This book explores corporate self-regulation on an international level across three different policy issues—environment, labor, and information privacy.
Secretary of Defense Rumsfeld completed a shortened series of talks with Russian Defense Minister Sergei Ivanov on August 11 and found himself and the United States no closer to convincing Russia of the need to abandon the ABM Treaty than when he arrived. Why the lack of progress? Associate Jon Wolfsthal provides an analysis.
President Bush has named <a href="http://www.lanl.gov/worldview/organization/bios/younger_bio.html">Steve Younger</a> to be the head of the Defense Threat Reduction Agency, a Defense Department office responsible for most of the cooperative threat reduction work being carried out with state of the Former Soviet Union. It is unclear how Dr. Younger's selection will affect this work. Dr. Younger gained national notoriety during the government's case against Wen Ho Lee. It was Dr. Younger's testimony, in part, that resulted in Dr. Lee being held in solitary confinement during his year long imprisonment. In 2000, Dr. Younger's authored a paper that lays out the possible role for "mini nukes" as the United States deals with the security challenges of the 21st century.
Bush administration officials have become fond of describing missile defense opponents as being unable to escape "Cold War thinking." Yet by pursuing missile defenses so aggressively, President George W. Bush may himself prevent the development of the "new strategic framework" with Russia he has tried to champion and reinforce a world where relations are defined by the size and sophistication of nuclear arsenals. Despite Bush's stated intention to reduce U.S. nuclear forces to the lowest levels consistent with national security, the nuclear arsenals in both countries are at Cold War levels and postures.
Don't believe all the tough talk. The recent opening of simultaneous "consultations" in Moscow between the United States and Russia on nuclear cutbacks and missile defense is the latest sign the Bush administration prefers engaging Russia on nuclear issues rather than going it alone. <br> Visiting Scholar Lee Feinstein provides an analysis in the Baltimore Sun.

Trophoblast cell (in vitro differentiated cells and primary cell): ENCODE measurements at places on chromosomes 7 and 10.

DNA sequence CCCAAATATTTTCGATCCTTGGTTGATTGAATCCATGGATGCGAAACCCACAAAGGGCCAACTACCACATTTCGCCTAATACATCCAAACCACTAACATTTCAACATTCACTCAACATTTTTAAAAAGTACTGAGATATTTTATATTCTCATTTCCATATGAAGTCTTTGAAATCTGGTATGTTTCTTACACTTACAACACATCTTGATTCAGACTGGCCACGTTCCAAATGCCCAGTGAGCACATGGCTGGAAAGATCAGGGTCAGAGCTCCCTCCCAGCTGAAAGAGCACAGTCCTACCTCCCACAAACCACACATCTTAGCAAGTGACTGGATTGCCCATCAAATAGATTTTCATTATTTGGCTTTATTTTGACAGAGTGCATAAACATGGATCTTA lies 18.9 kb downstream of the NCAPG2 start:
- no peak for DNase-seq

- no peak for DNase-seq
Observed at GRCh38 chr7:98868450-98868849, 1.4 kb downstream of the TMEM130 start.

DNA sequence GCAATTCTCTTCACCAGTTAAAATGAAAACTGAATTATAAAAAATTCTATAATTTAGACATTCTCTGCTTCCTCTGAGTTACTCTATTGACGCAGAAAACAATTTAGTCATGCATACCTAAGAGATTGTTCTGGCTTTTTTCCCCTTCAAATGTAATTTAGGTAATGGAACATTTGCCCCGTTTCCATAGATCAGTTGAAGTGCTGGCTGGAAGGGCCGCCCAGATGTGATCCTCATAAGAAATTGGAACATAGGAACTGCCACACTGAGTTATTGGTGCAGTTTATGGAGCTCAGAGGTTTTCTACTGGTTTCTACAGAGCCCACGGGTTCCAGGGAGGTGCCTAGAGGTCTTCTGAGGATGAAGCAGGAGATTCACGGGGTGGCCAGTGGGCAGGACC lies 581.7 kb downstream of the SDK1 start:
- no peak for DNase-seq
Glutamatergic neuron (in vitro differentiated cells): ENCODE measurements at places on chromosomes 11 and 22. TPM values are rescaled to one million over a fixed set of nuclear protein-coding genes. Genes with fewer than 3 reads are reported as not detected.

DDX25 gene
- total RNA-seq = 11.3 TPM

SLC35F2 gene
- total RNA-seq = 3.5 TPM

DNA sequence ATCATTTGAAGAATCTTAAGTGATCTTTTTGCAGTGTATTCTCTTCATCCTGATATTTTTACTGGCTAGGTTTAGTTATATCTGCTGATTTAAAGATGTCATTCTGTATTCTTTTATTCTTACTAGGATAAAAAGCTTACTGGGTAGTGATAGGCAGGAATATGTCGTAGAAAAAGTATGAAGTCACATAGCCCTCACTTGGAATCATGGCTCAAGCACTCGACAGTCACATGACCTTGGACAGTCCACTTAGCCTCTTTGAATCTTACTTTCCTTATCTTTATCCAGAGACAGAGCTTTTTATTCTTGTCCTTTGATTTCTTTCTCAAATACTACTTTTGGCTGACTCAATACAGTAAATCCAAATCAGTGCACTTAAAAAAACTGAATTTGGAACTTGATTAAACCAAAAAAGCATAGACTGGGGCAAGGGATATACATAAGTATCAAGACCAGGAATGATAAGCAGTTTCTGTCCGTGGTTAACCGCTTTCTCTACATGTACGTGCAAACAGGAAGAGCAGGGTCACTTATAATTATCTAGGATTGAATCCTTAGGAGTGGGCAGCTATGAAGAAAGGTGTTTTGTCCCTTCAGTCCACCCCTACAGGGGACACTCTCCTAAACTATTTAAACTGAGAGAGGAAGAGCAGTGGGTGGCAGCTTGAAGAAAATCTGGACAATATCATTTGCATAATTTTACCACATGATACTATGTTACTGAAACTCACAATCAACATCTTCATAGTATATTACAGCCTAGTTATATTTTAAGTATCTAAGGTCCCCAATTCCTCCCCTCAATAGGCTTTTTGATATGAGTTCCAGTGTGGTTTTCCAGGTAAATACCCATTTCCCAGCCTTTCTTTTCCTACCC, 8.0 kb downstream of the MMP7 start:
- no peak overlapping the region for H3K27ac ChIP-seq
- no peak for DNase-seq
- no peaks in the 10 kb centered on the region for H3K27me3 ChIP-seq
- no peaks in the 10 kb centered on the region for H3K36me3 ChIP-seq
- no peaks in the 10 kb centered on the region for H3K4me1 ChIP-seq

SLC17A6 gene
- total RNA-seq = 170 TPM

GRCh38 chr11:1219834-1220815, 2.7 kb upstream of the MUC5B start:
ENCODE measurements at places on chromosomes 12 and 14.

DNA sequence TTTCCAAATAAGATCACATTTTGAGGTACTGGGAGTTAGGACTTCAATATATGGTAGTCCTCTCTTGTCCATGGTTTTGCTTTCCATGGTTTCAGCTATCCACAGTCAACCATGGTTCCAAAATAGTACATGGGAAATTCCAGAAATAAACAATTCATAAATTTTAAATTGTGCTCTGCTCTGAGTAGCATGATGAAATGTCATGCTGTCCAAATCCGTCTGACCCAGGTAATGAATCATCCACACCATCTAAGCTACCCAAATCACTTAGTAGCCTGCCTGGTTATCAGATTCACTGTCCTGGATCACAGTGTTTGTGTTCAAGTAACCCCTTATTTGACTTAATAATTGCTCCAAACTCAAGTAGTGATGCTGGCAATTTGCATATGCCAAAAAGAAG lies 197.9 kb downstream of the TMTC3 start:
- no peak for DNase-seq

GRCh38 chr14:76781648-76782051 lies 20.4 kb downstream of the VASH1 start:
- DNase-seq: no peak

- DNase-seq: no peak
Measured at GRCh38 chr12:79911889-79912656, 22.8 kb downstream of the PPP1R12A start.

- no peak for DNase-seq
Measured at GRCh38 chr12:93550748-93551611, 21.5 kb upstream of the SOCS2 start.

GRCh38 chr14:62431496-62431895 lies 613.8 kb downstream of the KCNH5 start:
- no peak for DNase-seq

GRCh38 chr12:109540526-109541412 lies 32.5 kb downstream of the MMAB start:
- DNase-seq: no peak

State Department Director for Policy Planning Richard Haass describes the Bush Administration rejection of key international treaties as "a la carte multilateralism." New York Times reporter <a href="http://www.nytimes.com/2001/07/31/international/31GLOB.html">Thom Shanker </a> says administration officials reject pacts that limit U.S. actions but favor those that restrain others, such as missile technology restraints, the Chemical Weapons Convention and the Non-Proliferation Treaty. But can the whole survive with just some of its parts? Can global security be maintained piece-meal? Project Director Joseph Cirincione warned of the dangers of precisely this approach in Foreign Policy magazine last year.
The announcement on July 22 by President George Bush and Russian President Vladimir Putin to begin simultaneous "consultations" on nuclear cutbacks and missile defense is the latest sign that the new administration is having to adjust its policies in the face of continuing concern about the go-it-alone approach to strategic issues that has been promoted by many key advisors to the president.
The initial western reaction to the new Russian -Chinese "good neighbor" treaty signed in Moscow was to ask if the pact signaled a new anti-U.S. alliance. The question itself shows how far relations between the United States and the two Asian powers have deteriorated and how the missile defense issue may worsen relations and prevent the development of the very type of "new framework" President Bush hopes to form with Moscow.